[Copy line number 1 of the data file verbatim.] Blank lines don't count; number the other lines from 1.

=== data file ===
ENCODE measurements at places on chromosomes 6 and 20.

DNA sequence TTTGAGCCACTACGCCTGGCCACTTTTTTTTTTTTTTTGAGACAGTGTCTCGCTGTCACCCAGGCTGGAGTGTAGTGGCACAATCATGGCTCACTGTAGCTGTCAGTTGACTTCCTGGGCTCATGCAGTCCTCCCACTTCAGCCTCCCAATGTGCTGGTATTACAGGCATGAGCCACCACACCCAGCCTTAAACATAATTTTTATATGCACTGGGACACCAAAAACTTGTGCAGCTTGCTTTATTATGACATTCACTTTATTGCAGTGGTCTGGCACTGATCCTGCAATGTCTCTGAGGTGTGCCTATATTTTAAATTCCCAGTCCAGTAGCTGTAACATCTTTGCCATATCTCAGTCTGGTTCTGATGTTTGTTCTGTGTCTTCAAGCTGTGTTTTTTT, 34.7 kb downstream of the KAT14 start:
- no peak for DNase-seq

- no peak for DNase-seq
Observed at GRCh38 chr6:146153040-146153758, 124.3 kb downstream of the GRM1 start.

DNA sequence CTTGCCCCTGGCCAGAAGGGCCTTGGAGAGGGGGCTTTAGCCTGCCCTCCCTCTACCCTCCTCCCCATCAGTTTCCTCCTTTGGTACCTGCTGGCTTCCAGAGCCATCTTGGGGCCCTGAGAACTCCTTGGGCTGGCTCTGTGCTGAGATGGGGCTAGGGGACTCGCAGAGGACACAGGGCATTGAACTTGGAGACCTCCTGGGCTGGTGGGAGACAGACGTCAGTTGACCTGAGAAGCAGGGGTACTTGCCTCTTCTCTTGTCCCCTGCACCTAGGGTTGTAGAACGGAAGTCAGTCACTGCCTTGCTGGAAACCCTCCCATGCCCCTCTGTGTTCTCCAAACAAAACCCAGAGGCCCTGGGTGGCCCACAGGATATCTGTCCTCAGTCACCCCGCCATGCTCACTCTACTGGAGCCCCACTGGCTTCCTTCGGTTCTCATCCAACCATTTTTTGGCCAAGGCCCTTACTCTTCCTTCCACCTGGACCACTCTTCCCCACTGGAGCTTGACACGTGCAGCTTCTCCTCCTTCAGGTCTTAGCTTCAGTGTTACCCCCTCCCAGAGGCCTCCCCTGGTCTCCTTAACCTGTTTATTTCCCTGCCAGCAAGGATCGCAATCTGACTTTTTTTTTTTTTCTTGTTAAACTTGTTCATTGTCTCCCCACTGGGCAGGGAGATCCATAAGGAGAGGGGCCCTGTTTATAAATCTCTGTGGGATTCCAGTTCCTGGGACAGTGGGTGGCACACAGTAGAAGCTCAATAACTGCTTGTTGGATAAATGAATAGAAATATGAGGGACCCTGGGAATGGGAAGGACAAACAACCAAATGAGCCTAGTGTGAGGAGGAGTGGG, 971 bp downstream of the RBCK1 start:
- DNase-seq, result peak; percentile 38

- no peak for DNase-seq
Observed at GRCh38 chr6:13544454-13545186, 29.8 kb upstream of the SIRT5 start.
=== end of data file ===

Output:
ENCODE measurements at places on chromosomes 6 and 20.